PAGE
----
I'm still hard at it, working on the first of a series of books on bipolar. The exercise has been especially useful for me in finding order and coherency to what is essentially a chaotic topic. Psychosis is a case in point.
We identify psychosis with hallucinations and delusional thinking. In some cases, we may see a breakdown in personal identity. In our popular culture, we associate the condition with shock-horror headlines, but that is not going to aid us in our understanding. Instead, let's start from normal and work our way up "
Situation normal "
We all get disoriented. The brain plays tricks on us. It processes simultaneous sensory information at different speeds at varying levels of completion. To compensate, we are constantly filling in the blanks, adjusting, anticipating, often seeing and hearing what is not there.
On top of that, we are filtering this information through our own cognitive biases. Basically, we have constructed a working reality that gets us through the day. It's how the healthy brain works. But it would be a mistake to view your version of reality as definitive.
Think of all those times we swore we thought we saw or heard something or when our food took on a metallic taste and so on. But then our internal reality-checks kicked in. We reset to normal and thought no more of it. But imagine if things go wrong.
Situation not normal "
In her highly acclaimed 2007 book, The Center Cannot Hold, Elyn Saks recounts how as a graduate student at Oxford she caught herself talking to herself on the street and didn't regard this as strange. Things went downhill from there. Nevertheless, with professional help, she managed to hold herself together and complete her degree, taking four years instead of two.
Today, she is a chaired professor of law at USC, with other academic and professional appointments, plus is married. But it has been a long journey.
Psychosis in bipolar "
Psychosis is most associated with schizophrenia - which is Dr Saks' diagnosis - but it is best to think of it as a condition that may affect anyone at anytime, often temporarily. In the context of bipolar, we can regard psychosis as attaching itself to either depression or mania.
In other words, where there is no mood episode there should be no psychosis. The DSM-5 acknowledges that psychosis may occur in both unipolar depression and bipolar I, but unaccountably not in bipolar II. Let's not quibble.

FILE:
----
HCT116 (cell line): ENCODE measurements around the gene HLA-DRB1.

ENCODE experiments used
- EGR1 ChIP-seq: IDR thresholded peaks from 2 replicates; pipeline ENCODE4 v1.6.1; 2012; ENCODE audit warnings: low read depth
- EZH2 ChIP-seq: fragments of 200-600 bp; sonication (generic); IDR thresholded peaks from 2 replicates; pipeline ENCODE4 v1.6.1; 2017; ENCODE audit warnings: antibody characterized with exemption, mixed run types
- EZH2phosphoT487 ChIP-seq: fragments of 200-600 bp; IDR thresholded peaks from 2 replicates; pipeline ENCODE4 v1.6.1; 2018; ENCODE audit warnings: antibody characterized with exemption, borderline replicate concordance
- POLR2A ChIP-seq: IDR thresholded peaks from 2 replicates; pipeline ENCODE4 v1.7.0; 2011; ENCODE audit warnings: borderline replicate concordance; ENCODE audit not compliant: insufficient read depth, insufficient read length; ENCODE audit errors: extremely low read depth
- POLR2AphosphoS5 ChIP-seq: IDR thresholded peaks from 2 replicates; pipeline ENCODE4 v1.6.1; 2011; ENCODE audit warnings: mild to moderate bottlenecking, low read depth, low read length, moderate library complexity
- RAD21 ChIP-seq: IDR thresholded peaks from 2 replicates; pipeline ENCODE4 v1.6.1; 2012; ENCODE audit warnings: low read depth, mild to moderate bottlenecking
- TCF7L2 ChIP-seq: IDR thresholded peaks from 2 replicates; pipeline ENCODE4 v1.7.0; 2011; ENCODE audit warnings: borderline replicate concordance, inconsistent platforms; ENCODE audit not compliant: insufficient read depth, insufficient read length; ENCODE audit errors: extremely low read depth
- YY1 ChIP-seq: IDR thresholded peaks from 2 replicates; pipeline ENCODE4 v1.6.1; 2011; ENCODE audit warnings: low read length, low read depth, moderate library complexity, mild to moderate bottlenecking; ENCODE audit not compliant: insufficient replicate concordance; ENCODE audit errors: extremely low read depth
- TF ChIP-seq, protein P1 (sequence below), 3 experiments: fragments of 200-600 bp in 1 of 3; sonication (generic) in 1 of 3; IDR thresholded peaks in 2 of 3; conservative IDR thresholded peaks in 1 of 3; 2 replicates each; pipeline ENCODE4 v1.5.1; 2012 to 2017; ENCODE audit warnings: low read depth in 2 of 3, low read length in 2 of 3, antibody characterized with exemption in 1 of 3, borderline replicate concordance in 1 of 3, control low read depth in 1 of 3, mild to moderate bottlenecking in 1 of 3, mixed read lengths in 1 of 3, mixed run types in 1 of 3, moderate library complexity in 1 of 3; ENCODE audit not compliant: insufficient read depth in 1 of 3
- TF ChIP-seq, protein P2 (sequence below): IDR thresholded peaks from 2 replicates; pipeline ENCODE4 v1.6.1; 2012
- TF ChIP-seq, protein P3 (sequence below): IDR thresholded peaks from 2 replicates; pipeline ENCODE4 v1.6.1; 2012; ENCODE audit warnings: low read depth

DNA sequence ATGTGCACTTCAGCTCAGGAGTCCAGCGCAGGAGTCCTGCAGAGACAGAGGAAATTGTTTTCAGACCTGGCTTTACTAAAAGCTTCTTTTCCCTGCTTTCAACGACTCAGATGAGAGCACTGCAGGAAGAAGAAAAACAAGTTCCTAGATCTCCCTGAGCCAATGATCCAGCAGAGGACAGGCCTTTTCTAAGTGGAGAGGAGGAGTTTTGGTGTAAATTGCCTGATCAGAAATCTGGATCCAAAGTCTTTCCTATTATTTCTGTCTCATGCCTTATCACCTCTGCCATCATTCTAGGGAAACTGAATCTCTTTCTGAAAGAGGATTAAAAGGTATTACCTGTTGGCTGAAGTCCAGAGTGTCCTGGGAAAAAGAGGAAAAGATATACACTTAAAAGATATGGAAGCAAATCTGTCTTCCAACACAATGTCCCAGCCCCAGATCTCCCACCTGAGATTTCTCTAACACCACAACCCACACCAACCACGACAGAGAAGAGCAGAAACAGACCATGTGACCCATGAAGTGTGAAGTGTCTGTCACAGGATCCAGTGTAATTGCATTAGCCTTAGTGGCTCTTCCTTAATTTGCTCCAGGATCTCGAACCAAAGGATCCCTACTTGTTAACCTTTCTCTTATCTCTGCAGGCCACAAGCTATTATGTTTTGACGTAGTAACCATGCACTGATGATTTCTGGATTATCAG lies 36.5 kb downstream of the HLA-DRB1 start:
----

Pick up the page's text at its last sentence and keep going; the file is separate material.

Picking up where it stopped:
In bipolar, psychiatry has come up with the tern, "mood-congruent." Thus, when floridly manic you may think you're king of the world and while depressed you may think you deserve to be punished.
"Mood incongruent," by contrast, is more associated with the type of bizarre delusions we identify in schizophrenia, including hearing voices and thinking what they are telling us is real.
As my own rough guide, I have come up with the term "free-floating" to describe psychosis not attached to mood. In other words, if the psychosis appears to operate outside of the laws of gravity, we need to be looking outside the bipolar diagnosis. Here's where the confusion begins "
**Schizoaffective disorder "
The DSM-III of 1980 urged psychiatrists to make this diagnosis when they couldn't decide between bipolar and schizophrenia. Back in the old days, when clinicians were inclined to diagnose manic patients - with or without psychosis - with schizophrenia, this may have represented an improvement.
The DSM-IV of 1994 introduced a detailed symptom checklist. A nearly identical list appears in the DSM-5 of 2013. But in the real world, doctors are operating as if they are living in 1980.
The key clue the DSM serves up has to do with "free-floating." Is there evidence of psychosis, in other words, where there is no evidence of mood? If so, that implies schizoaffective.
But making that kind of call demands spending a long time with the patient, getting a detailed history, and tracking that patient over the long term. Who has time for that?
Treating psychosis "
Psychosis strongly implies treatment with an antipsychotic, and in a crisis situation we can certainly regard this as our best option. And if your psychosis is of the "free-floating" variety, this may be your best long-term strategy, as well.
But if your psychosis is comes attached to your moods, a different long-term strategy may be called for. This assumes your doctor, with your help, has made the right call - "bipolar I with psychosis" rather than "schizoaffective."
This would involve treating the mood - generally with mood-stabilizers - to prevent a recurrence of the psychosis. I have heard this raised by leading experts at psychiatric conferences, so I'm not just making this up.
It may turn out that an antipsychotic is your best option, anyway. But the matter is at least worthy of your doctor's consideration. Do not be afraid to bring it up.
Another option is cognitive therapy (typically as an adjunct to meds treatment). Once thought of as a therapy mainly for mood and related disorders, the therapy is now being applied with some degree of success to help those with schizophrenia to spot and manage their thought disturbances.
Wrapping this up "
If you have experienced psychosis, chances are you have already gone though more diagnostic labels than Katy Perry's costume changes during her Superbowl half-time performance.
Trust me, I feel your pain. But I also acknowledge the wisdom you have gained. Do not be afraid to stand up for yourself. Be strong. Live well "